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subject to every one's judgment. But there are many hypocrites in humbler walks, and many profligates in humbler walks, who are equally the subject of comparison, and comparison which would equally illustrate the object of this essay. The hypocrites of common life almost universally present a low, prostrate mind, destitute of spirit, passion, and sympathy. Very civil, and highly dressed both in smile and gesture; they meet every one, and seem to offend none, little apparently fitted for love or hatred. Like the multitudinous insects of the atmosphere, their insignificance, almost to evanescence, excites no fear; but, like them, they silently work themselves into all the fine and delicate sensibilities of life. Without reaching the heart, they can get possession of its avenues, and with little but subtle and piercing stings can lacerate and wound up to the most exquisite sense of pain. Most of the suspicions, and jealousies, and alienated affections, which are the death of domestic harmony and enjoyment, which
destroy the sweet charities of man, the endearing ties of parent and child, husband and wife, the friend and the friend, the lover and the beloved, and what is seemingly of less touching interest, but is of immense importance to the great mass of the community, the creditor and the debtor, are infused by these unsuspected, and apparently harmless animalcules. Observant of! every unguarded moment, they steal upon the privacies of man, acquire his confidence, by appearing in no form of meditated injury, and can by a whisper, an innuendo, a shrug, or an obliquity of eye, inflict the most deadly wound. Trouble, anxiety, hypochondriac affections, sickness, are the vulnerable states of man, which they invade ; they are found at the pillow of the dying, and, exciting no apprehensions, in sinuate themselves into trusts, legacies, guardianships, and executorships, and thus swell into magnitude and importance from the spoils of the injured. Then the malignancy of their little souls can display itself in open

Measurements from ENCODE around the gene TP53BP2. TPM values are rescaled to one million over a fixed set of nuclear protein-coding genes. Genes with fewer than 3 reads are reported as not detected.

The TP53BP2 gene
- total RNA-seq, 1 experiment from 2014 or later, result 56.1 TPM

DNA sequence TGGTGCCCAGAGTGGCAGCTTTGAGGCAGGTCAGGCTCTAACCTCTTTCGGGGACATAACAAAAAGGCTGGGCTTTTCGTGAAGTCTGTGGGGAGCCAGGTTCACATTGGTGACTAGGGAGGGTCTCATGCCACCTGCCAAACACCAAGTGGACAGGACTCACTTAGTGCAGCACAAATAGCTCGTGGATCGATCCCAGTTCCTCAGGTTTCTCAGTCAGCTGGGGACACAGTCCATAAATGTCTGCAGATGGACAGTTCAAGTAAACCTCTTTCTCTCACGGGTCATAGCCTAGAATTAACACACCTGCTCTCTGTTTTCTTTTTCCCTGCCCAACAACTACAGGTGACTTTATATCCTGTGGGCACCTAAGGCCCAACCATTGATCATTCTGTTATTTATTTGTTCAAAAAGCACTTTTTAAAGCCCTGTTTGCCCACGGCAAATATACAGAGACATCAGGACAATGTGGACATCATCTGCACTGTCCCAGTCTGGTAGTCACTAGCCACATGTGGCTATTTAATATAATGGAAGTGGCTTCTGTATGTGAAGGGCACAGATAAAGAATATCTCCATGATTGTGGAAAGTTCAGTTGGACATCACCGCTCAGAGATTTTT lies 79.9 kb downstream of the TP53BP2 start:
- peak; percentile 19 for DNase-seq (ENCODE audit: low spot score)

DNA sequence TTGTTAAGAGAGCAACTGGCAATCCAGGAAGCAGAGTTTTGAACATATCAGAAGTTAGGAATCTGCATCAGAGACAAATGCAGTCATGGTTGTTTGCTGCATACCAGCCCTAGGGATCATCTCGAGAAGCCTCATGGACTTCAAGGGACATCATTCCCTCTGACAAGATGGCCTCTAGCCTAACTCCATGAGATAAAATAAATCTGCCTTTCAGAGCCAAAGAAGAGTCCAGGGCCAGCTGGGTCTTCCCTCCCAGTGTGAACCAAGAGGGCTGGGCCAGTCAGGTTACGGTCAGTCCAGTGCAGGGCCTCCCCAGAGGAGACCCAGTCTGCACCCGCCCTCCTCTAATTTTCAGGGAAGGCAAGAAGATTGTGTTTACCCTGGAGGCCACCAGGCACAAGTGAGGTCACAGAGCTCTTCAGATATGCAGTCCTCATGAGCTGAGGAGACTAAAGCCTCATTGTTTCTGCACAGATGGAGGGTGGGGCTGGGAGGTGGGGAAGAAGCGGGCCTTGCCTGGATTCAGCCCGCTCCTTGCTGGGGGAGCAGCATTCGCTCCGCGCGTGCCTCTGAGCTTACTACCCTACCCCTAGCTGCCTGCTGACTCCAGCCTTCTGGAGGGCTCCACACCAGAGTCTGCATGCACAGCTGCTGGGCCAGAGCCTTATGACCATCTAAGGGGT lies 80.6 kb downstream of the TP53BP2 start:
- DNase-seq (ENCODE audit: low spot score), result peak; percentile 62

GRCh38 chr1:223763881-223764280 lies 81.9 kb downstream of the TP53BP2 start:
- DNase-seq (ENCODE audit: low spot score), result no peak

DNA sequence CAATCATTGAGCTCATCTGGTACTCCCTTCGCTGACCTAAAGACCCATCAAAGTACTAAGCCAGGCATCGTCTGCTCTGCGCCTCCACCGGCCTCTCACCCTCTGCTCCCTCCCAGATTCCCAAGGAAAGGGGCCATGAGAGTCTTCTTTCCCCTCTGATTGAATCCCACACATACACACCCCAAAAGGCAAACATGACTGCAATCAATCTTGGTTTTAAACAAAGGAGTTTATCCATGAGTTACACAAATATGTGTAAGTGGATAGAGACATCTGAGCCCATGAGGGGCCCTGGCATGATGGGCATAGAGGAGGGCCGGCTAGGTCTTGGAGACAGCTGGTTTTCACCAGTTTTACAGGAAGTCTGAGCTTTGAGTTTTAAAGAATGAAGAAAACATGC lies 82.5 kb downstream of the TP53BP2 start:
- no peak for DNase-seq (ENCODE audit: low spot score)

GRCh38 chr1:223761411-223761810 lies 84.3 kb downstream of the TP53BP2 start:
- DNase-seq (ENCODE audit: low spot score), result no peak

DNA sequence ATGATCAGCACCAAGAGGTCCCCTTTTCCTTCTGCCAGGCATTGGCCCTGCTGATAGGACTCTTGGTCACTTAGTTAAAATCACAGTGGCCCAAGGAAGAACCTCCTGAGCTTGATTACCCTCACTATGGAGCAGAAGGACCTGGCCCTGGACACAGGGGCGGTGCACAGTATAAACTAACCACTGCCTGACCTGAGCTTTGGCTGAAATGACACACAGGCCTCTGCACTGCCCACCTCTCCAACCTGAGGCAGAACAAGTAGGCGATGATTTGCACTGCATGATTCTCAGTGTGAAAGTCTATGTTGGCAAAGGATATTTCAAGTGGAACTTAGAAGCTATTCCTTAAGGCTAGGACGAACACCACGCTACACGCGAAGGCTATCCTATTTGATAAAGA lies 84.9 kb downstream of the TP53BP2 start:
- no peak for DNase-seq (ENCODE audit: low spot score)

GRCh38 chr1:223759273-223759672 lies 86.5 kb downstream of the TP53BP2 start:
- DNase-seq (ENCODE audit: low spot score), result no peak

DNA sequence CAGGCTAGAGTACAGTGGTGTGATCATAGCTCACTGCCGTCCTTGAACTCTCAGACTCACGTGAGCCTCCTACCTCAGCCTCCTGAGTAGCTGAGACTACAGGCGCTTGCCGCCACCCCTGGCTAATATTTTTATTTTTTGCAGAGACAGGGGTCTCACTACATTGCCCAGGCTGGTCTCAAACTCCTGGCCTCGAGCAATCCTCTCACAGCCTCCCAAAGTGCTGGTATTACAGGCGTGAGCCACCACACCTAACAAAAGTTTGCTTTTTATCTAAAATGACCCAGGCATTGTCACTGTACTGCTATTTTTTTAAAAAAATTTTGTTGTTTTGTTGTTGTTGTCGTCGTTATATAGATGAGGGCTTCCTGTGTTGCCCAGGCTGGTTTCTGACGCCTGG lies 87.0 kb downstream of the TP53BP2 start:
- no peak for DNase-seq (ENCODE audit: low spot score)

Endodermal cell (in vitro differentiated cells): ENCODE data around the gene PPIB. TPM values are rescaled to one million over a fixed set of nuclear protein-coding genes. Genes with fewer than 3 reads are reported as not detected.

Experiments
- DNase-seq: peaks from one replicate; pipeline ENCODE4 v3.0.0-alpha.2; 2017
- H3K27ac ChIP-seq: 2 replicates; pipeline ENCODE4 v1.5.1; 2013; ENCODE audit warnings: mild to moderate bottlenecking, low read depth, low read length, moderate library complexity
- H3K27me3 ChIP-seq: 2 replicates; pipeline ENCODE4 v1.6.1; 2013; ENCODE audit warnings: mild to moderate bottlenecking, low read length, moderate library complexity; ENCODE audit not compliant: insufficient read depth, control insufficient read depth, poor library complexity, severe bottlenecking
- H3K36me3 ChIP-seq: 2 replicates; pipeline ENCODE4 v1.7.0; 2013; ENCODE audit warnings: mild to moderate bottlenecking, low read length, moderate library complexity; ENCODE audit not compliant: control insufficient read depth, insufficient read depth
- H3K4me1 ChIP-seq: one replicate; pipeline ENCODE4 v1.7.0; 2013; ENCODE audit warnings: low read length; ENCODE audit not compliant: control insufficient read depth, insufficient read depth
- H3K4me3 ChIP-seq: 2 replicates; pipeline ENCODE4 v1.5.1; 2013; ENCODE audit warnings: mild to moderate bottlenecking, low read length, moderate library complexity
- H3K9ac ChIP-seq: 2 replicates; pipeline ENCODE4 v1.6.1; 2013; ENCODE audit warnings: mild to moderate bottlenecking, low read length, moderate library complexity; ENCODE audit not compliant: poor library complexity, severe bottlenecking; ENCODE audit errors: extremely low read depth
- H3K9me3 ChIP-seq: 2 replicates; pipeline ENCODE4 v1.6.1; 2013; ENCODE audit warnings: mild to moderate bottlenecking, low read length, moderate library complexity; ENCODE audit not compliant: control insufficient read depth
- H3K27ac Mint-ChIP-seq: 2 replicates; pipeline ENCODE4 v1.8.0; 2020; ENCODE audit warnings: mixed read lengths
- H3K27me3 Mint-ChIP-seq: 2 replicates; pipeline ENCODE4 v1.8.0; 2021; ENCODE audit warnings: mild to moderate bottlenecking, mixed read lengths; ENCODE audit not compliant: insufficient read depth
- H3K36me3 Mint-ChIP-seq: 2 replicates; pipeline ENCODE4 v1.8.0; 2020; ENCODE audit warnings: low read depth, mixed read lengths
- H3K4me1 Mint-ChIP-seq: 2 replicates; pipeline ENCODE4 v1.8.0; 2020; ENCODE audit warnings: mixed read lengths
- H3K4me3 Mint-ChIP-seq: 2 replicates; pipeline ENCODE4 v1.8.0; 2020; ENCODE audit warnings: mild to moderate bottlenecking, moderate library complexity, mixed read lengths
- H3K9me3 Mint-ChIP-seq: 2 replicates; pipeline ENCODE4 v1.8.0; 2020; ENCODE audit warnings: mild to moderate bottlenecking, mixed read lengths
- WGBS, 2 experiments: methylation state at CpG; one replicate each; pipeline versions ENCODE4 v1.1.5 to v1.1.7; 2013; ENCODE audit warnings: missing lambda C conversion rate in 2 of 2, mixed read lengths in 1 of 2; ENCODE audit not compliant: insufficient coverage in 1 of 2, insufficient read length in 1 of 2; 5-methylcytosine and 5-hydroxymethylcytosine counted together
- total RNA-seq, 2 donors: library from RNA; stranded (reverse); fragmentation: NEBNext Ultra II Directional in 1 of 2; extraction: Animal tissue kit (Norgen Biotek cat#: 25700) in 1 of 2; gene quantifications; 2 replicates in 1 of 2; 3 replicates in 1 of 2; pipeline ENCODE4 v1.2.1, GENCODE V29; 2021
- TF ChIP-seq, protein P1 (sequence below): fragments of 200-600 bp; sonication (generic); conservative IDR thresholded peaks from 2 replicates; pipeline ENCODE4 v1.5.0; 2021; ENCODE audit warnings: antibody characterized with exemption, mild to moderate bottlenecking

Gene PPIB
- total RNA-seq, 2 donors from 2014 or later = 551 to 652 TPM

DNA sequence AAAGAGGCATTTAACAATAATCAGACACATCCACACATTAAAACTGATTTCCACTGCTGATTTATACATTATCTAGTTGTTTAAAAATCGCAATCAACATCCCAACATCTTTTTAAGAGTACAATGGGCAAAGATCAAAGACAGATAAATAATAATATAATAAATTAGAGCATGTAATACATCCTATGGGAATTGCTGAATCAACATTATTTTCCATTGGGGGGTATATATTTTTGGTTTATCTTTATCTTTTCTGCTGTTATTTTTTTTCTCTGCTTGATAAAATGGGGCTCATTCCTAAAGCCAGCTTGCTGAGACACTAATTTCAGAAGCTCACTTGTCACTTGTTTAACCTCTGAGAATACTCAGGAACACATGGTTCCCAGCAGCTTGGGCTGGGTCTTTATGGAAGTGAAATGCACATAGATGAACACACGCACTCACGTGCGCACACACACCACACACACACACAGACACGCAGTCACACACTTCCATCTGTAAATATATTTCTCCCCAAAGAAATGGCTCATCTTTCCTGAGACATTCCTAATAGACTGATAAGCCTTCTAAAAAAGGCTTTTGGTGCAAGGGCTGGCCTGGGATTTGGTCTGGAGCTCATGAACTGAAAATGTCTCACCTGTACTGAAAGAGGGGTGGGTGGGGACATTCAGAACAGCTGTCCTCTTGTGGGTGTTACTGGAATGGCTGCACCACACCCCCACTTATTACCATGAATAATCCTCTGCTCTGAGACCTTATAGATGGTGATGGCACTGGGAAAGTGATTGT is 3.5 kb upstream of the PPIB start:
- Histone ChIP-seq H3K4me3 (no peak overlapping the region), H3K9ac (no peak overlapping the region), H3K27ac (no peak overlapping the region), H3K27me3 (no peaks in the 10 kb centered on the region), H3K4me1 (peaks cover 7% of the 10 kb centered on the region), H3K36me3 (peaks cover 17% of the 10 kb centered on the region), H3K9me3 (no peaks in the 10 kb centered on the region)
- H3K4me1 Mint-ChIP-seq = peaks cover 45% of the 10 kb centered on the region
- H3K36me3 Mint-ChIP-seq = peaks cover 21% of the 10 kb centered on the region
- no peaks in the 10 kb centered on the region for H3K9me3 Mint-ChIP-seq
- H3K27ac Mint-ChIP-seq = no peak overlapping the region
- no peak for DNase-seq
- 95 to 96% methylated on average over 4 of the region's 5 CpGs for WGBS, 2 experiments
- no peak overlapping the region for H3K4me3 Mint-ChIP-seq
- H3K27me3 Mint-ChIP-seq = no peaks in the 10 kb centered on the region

day, and from accommodation to the humours of all, they can become overbearing, insolent, oppressive, and cruel. These characters, which infest every path of life, sufficiently mark the baseness of hypocrisy, as well as its detested influence on the aggregate happiness of man, which history deigns not to notice.
The profligate also of common life has his personal character, and his injuries to fellowman to answer for; and if there were no other offender, with whom he might enter into comparison, he would stand in the first rank of crime. But there are many circumstances in the ordinary as well as the more exalted walk of profligacy, which comparatively lessen the account, and rescue the offender from that utter debasement and
perdition, in which the hypocrite is sunk. If I may use the quaint expression, he is damnable, but not necessarily damned. Every circumstance adduced in the preceding essay, as sinking the hypocrite of political life below the profligate, is equally applicable to 6
these two characters in the course of com
But as the character of profligacy in high and common life differs not in one feature, it would only be abusing your patience to repeat what has already been presented to you. To the observations of the preceding essay I therefore 'refer you. But the hypocrite' of common life varies considerably from the hypocrite on the grand political stage, and therefore it required, that his portrait should be more appropriately drawn. : In the hypocritical characters already exhibited to view, indignation as well as contempb is the portion,' to which the discovery of hypocrisy is consigned. 1 And the indignation is not inferior to that, which the boldest profligacy excites. He who can by covert and insidious means derange or subvert the established order of society, who, in the dearest interchanges of the heart, can without suspicion' work out the destruction of confidence, domestic attachment, friendshp, love, meets indignation in all its ge
nerous ardour ; while the additional scorn, disgust, and contempt, to which he is subjected, stamp that mark of baseness on his character, which no other form of vice can affix. I think, if the question were proposed, whether to be hated, or scorned and despised, there can be little doubt of the reply, which every ingenuous mind would give.
But there are other forms of hypocrisy, to which only contempt is rendered, but like that with which we should tread upon, or shrink from, the most disgustful reptile. These are the reptiles of the human race, who crawl about, and fawn upon every one without distinction; who are the friends and admirers of every one, without the capacity of knowing or feeling what in any
is the object of friendship or admiration.
I have insensibly, in this second part of my essay, intermixed the two views in which I proposed to compare the characters, and form the estimate of each, viz. the natural turpitude of each, and the malignant effect which each has on the comfort and happiness